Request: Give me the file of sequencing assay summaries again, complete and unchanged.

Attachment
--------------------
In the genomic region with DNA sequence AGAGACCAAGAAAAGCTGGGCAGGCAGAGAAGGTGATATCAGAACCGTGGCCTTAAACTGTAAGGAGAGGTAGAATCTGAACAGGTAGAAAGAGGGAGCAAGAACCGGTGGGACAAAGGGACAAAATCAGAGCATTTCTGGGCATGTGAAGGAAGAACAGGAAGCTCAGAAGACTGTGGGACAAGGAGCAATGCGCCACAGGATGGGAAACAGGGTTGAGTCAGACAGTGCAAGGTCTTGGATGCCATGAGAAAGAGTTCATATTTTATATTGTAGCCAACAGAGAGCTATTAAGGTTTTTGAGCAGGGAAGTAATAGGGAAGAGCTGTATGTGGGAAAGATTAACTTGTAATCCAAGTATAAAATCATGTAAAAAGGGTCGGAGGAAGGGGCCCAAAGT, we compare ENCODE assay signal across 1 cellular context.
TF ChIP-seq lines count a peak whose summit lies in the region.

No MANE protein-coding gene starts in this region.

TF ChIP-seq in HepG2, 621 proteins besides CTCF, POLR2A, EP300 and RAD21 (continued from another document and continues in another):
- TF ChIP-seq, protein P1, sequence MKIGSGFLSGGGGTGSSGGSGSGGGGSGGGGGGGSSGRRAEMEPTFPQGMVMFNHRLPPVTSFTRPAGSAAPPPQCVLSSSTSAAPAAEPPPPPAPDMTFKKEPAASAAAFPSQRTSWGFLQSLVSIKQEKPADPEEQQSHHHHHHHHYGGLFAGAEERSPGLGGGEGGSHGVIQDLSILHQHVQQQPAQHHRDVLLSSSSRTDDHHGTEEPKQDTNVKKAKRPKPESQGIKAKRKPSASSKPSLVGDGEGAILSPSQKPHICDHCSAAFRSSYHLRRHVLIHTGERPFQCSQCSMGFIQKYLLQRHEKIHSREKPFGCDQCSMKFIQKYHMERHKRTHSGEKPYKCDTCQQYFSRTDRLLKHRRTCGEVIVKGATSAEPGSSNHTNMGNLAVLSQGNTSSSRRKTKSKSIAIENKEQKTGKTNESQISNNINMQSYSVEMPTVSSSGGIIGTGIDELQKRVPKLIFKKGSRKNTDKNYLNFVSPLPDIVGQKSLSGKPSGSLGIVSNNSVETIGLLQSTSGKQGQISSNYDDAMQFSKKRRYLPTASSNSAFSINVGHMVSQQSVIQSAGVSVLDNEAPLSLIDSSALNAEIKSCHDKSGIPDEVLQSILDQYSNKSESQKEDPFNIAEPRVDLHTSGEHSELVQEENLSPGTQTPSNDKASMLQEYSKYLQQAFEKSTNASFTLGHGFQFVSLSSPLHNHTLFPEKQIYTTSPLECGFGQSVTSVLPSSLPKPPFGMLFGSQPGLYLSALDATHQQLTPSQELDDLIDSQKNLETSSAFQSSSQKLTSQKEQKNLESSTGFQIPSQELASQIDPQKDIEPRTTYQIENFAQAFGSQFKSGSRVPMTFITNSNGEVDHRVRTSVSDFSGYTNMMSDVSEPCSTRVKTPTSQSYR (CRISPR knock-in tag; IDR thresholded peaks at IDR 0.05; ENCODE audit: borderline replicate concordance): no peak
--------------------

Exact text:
In the genomic region with DNA sequence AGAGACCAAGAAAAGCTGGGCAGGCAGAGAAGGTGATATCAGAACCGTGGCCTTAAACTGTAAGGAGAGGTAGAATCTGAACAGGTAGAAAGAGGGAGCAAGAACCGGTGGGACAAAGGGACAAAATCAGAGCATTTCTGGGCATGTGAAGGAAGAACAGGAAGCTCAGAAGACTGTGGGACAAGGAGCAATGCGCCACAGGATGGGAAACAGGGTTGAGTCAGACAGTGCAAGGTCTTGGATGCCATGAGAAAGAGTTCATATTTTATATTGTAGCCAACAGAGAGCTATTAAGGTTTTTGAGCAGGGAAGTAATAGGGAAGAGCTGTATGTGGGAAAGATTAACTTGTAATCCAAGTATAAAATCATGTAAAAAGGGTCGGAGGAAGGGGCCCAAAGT, we compare ENCODE assay signal across 1 cellular context.
TF ChIP-seq lines count a peak whose summit lies in the region.

No MANE protein-coding gene starts in this region.

TF ChIP-seq in HepG2, 621 proteins besides CTCF, POLR2A, EP300 and RAD21 (continued from another document and continues in another):
- TF ChIP-seq, protein P1, sequence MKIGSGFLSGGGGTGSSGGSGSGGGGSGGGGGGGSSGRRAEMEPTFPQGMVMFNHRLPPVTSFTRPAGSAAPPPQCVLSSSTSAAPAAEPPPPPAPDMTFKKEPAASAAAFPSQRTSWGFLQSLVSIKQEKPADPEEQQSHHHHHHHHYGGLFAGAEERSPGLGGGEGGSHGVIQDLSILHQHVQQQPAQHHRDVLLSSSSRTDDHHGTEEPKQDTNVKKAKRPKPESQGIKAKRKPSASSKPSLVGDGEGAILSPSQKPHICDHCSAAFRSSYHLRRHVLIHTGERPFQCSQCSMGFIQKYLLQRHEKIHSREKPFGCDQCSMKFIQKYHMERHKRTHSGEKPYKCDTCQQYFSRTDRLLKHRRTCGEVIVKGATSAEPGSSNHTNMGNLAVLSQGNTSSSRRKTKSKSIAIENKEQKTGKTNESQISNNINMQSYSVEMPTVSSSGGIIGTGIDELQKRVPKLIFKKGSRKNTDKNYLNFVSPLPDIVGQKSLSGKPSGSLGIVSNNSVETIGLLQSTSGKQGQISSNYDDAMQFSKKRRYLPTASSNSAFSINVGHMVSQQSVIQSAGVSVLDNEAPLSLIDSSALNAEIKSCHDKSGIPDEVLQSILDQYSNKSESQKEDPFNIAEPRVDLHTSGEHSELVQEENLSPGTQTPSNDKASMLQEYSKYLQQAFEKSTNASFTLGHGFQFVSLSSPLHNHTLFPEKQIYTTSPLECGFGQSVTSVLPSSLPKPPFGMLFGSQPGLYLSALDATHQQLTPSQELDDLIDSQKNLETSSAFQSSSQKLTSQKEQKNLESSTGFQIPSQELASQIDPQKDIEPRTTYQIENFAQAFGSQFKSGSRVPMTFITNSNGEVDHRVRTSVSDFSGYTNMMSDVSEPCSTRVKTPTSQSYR (CRISPR knock-in tag; IDR thresholded peaks at IDR 0.05; ENCODE audit: borderline replicate concordance): no peak